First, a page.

Don’t believe the hype – Neuroendocrine Cancer Myths debunked

Don’t believe the hype – Neuroendocrine Cancer Myths debunked

Awareness, Diet and Nutrition, Inspiration, Living with Neuroendocrine Cancer, Patient Advocacy, Survivorship, Treatment
Edited and refreshed 18th January 2023  OPINION There's a lot of inaccurate and out-of-date information out there. Some are just a lack of understanding, and some are caused by out-of-date websites. Often the problem is a result of patient forum myth spreading exacerbated by poor moderation in the groups concerned. Some can only be described as propaganda. Some of it even comes from uninformed doctors and bizarrely and disappointingly from NET advocate organisations. All the graphics below contain links to relevant blog posts. Myth 1: All Neuroendocrine Neoplasms will metastasiseSimply untrue.  They are a heterogeneous group of tumours.  Read more here[caption id="attachment_38543" align="aligncenter" width="640"] Click on the picture to read more[/caption]Myth 2: All Neuroendocrine Tumours are terminalNot true. By any definition of the word terminal in a medical diagnostic context, most NET patients…
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Surgery for Neuroendocrine Neoplasms – to cut or not to cut?

Surgery for Neuroendocrine Neoplasms – to cut or not to cut?

Living with Neuroendocrine Cancer, Patient Advocacy, Survivorship, Treatment
Reviewed and edited 26th September 2021Surgery can sometimes be a tough call (......to cut or not to cut?)It is an area where I have some sympathy for physicians and surgeons who sometimes have tough decisions to make. Surgery is risky, particularly where people are presenting in a weak condition, perhaps with very advanced disease, secondary illness and comorbidities. I also suspect age is a factor (I was surprised to find myself considered 'young' at 55). Physicians and surgeons need to weigh up these risks and the consequences of the surgery against a 'watch and wait' or alternative non-surgical approach. This would normally be discussed via a 'Tumor Board' or Multi-Disciplinary Team (MDT) meeting. However, and although imaging helps, the situation is not really 100% clear until the surgeon 'gets inside'.…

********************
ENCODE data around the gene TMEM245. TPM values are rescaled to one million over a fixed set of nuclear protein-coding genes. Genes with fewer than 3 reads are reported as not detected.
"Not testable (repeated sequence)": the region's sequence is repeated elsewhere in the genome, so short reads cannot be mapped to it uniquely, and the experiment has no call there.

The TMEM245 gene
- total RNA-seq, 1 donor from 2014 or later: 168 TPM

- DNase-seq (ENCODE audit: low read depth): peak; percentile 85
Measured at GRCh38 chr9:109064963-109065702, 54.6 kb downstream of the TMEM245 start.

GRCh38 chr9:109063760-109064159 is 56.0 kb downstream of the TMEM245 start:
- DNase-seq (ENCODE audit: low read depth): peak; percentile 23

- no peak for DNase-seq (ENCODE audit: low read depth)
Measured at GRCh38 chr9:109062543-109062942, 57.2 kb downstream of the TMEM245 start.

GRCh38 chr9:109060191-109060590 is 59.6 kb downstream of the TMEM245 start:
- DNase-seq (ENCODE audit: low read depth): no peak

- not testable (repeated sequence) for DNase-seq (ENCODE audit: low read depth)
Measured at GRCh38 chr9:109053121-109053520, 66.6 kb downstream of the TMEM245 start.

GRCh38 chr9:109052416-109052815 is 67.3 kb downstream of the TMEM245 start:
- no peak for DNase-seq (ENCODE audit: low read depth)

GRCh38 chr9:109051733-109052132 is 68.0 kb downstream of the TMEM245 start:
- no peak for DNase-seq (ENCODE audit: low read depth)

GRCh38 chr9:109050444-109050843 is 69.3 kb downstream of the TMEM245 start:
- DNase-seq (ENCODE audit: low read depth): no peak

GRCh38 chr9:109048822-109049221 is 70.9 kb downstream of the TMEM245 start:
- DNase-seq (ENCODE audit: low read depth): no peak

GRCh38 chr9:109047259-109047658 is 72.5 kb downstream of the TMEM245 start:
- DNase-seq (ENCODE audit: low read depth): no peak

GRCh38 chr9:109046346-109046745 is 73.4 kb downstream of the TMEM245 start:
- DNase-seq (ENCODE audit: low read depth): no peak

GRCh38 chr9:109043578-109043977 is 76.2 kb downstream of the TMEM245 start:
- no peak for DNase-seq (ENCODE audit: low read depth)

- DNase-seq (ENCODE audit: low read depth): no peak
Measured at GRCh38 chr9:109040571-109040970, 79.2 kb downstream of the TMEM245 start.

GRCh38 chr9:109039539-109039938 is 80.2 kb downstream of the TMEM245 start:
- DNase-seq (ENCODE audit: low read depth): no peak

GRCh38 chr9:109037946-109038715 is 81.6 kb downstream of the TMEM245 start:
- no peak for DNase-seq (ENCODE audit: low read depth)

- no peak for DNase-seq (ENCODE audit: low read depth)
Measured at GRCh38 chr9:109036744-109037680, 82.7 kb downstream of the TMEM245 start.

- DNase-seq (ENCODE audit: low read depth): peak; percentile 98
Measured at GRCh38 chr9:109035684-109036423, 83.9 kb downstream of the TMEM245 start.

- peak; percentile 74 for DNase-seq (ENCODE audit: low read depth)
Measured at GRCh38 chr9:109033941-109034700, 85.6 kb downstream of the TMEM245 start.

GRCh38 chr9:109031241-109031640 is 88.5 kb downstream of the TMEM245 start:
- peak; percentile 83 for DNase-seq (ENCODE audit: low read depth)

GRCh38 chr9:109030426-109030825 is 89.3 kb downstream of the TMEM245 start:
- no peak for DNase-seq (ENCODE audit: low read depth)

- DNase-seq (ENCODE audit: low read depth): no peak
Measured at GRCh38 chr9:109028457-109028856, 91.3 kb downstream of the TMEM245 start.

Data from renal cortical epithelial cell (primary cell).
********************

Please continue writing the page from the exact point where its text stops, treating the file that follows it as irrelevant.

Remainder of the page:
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Neuroendocrine Tumours (NET) – benign vs malignant

Neuroendocrine Tumours (NET) – benign vs malignant

Awareness, Patient Advocacy
OPINION:One of the most controversial aspects of Neuroendocrine Neoplasms, in particular low grade Neuroendocrine Tumours (NETs), is the 'benign vs malignant' question.  It's been widely debated and it frequently patrols the various patient forums and other social media platforms. It raises emotions and it triggers many responses ..... at least from those willing to engage in the conversation. At best, this issue can cause confusion, at worst, it might contradict what new patients have been told by their physicians (....or not been told). I don't believe it's an exact science and can be challenging for a NET specialist let alone a doctor who is not familiar with the disease.Going forward I'm mostly intending to use the term Neuroendocrine Tumours (NETs) as that is where the problem lies.NANETS Guidance talks about the '...heterogeneous clinical…
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Carcinoid vs Neuroendocrine

Carcinoid vs Neuroendocrine

Awareness, Patient Advocacy
OPINIONThere's a constant debate regarding the validity of the term 'Carcinoid'.  I've posted about this a few times and as far as I know, the debate has been raging for some years.EDIT MARCH 2022.  The latest classification system for Lung Neuroendocrine Neoplasms (NEN) confirms the word "carcinoid" is now a choice - the WHO Lung Committee bottled it.  I made my choice some years ago, I hope others follow suit.  Read more about changes to Lung NEN by clicking here. EDIT APRIL 2020.  The latest classification system for Neuroendocrine Neoplasms confirms the word "carcinoid" no longer forms part of the terminology used in Digestive System tumours (effectively removing the term from GEP NETs) - read more - click hereEdit May 2020.  So, what about other areas not included in GEPNETs above? Please note there…
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